And so I return to the welcoming wilds of internet-land. Sorry everybody. I know I've been kinda a crappy friend to a lot of you, falling off the face of the Interent like that. I can place blame several places, but really, life just got busy. Moving, school, working, planning a wedding, spotty internet, that kind of thing. I'm not dead, or sick, or suddenly abducted by a convent of amorous alien nuns or anything like that. So you all can relax. I am sorry for vanishing like that and barely being available to communicate with pretty much anybody. Hope nobody worried too much. Now I'm trying to get back more into the flow of things. No more moving of living out of boxes, for one. Internet access is still spotty at home, and school and work and the general business of living take up quite a bit of time. But I'm not dead, at least that's something, right? Even if I have been crappy by disappearing like that. Sorry folks.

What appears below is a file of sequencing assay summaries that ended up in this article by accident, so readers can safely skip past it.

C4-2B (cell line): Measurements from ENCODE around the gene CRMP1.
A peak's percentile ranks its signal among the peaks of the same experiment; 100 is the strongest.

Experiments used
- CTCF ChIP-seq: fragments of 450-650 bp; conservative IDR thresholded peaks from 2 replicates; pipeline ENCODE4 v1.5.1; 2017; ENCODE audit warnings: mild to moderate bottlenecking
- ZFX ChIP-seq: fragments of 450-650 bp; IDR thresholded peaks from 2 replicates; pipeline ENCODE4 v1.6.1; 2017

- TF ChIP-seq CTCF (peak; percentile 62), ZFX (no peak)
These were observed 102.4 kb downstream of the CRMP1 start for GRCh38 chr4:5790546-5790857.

Sep. 8th, 2008 08:34 pm
A month and a bit without a computer and I totally get out of the habit of LJ.  I didn't even post on my birthday yesterday or anything.  So, what's going on?

I'm in classes, that's part of what's kept me busy.  Taking math, math, engineering that's math, drawing (for engineers) and materials.  I've got an internship with an engineering company, which basically means filing and some paperwork and learning things.  And working part time at yet another Starbucks.  Haven't unpacked everything yet.  Bought a laptop more powerful than my desktop, but haven't even needed it yet.  Watching MIT opencourseware for some of the classes while I'm doing homework for those classes.

That's about all for the moment, plenty to keep me busy lately.  I'll try and get back to posting more.  And reading my LJ more too, I haven't forgotten you all.  I'm just busy.


Jul. 7th, 2008 10:27 pm
A week ago, I arrived in these wilds and began setting up a base camp. Now that the barest semblance of civilization has been established, I have begun casting about for the necessities of life. Thus far the natives have been relatively welcoming. I shall write more as things develop.